It’s beginning to look a lot like WATCHMEN

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Watchmen B 800x600 Its beginning to look a lot like WATCHMEN
Living in an urban area as does The Beat, it’s been impossible to miss the WATCHMEN posters and neon signs and promotions popping up EVERYWHERE. We went to the theater last night and got our popcorn delivered in bags adorned with Rorschach — never thought we’d live to see THAT one. The previews included an extended time filler featuring Gerard Way and Zack Snyder talking about how much they love the Watchmen. DC has a mini-site of Watchmen-related desktops and so on.

As all this unfolds, it struck us that it’s kinda cool to see the original yellow Watchmen logo everywhere — it may be 20 years old, but it still pops. Who designed the logo? We asked around, and it was Dave Gibbons, bless his heart — who also had a hand in the original trade dress of the series and collection, aided and abetted by Richard Bruning. (Bruning, now DC’s SVP – Creative Director, was one of the pioneers of applying design principles to genre comics.) The original logo was tweaked for current repro by DC’s current VP of Design, Georg Brewer, and picked up by the studio intact. Proof that good design is good design and stands the test of time.

Plus, you know, it probably would have been a dumbass move on WB’s part to change it, since the recognition is so high.

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Comments

  1. Todd Klien gave a full account of how the logo came about on his blog here: http://kleinletters.com/Blog/?p=2902 (a great blog by a great letterer!)

    -pj

  2. Here’s a Watchmen-is-everywhere NYC moment. Yesterday I was walking on 14th to the Apple Store. A young couple is walking right behind me. A bus stop Watchmen poster sparked the following exchange between them:

    Boy: We’ll definitely go see Watchmen.

    Girl: We could go ice skating.

    Boy: (Prolonged silence) Uhhhhhhhhhhh, yeah.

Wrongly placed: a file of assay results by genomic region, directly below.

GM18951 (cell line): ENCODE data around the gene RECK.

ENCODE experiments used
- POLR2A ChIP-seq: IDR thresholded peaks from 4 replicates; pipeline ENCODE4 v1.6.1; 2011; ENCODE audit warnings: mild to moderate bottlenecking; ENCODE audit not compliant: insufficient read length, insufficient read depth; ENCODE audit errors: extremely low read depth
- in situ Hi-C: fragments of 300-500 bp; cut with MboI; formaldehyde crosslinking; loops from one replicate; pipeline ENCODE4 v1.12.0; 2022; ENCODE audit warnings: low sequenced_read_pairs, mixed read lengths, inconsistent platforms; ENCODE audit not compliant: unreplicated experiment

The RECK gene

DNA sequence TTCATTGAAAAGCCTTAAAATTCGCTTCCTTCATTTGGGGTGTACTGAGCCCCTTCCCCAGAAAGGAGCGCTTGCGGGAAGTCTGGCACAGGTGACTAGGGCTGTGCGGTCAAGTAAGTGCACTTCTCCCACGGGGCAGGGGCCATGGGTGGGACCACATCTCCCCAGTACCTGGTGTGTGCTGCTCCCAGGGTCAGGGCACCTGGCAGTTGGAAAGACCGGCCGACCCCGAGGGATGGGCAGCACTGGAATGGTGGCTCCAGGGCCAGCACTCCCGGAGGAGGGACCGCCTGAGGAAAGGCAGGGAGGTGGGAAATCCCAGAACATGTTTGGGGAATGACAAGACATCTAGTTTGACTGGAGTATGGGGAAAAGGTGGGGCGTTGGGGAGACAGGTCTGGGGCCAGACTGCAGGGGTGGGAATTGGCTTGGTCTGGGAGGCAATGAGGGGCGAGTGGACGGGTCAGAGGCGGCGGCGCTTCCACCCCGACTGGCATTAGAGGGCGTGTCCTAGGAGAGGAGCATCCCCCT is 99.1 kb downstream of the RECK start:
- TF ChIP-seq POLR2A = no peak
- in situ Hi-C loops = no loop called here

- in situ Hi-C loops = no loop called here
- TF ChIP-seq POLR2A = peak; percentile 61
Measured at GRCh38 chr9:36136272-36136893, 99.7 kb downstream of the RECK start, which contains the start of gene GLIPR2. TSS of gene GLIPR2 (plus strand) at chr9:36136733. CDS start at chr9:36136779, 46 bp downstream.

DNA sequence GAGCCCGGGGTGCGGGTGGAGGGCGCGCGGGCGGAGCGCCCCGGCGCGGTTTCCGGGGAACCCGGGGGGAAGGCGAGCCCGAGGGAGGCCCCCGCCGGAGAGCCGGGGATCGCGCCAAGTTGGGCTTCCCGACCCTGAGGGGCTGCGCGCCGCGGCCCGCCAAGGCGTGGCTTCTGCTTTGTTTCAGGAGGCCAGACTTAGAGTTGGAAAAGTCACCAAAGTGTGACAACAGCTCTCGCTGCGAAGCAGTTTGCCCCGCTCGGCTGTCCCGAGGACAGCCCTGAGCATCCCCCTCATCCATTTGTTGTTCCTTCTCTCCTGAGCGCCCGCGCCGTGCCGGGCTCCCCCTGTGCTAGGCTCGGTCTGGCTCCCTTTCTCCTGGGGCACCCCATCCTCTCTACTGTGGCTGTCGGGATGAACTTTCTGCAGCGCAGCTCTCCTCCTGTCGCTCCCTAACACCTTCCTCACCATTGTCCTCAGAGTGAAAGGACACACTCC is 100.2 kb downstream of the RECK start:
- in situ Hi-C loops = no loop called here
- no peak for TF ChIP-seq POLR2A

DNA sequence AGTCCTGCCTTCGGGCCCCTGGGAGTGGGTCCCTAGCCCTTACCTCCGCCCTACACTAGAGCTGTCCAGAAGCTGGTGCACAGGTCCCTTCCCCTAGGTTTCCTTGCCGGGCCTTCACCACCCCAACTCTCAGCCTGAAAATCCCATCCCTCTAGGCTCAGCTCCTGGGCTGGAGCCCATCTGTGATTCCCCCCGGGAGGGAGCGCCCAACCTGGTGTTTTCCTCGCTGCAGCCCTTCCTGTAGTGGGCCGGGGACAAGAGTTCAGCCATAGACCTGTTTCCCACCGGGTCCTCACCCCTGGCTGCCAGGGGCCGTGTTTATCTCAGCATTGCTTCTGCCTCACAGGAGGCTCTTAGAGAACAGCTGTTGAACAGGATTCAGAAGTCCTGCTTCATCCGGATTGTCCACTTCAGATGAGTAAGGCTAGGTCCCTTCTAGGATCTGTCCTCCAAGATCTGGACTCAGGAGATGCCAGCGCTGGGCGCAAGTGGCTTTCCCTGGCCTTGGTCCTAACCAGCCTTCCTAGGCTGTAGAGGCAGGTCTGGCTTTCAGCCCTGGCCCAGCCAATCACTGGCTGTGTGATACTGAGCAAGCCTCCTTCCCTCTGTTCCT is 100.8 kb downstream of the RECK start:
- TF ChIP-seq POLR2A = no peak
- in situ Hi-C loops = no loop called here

3. Sean D. says:

    Watching the Daytona 500 on Sunday they cut from the race on FOX to show the extended preview and at various times the crawl showing the position of the drivers was “sponsored by Watchmen” with the classic logo in the upper right hand corner for extended periods.

    Part of me was feeling the geek pride. The other part was thinking there’s gonna be some Bubbas out there who are not going to know what to think when they check it out at the multiplex.

  4. Steve Taylor says:

    I’m starting to think that I liked it better when it wasn’t quite so ubiquitous.

  5. Did you notice though, that on the movie posters with the individual characters on them, the Watchmen logo starts on the top and reads downward, while the original started at the bottom and reads to the top. I like the original better.

  6. Kate Willaert says:

    The thing I’m really starting to wonder about, a question that someone else posed to me, is if the movie studio didn’t change the basic outcome of the ending, will mainstream audiences (and critics) accept or react extremely negatively to an ending where
    SPOILER
    .
    .
    .
    .
    .
    .
    .
    .
    .
    .
    a violent attack on NYC (pre-9/11 at that) results successfully in world peace?

  7. Mark Coale says:

    I was in Borders yesterday and was just dumbfounded by that “cast photo” book.

    Sure, it was neat to see the main characters, but pages and pages of artsy b/w photos of extras?

  8. I wonder if people know that this movie has a even longer running time than The Dark Knight?

    ~

    Coat

  9. Jesse Post says:

    Such an iconic logo (and trade dress) — I love the chunky sans serif and the clock almost unnoticed at the bottom. Definitely one of DC’s best creative moments of the ’80s. And PJ’s right on with the shout-out to Todd Klein’s article — it shows just how much insight and thought went into its development. Bravo Mr. Gibbons.

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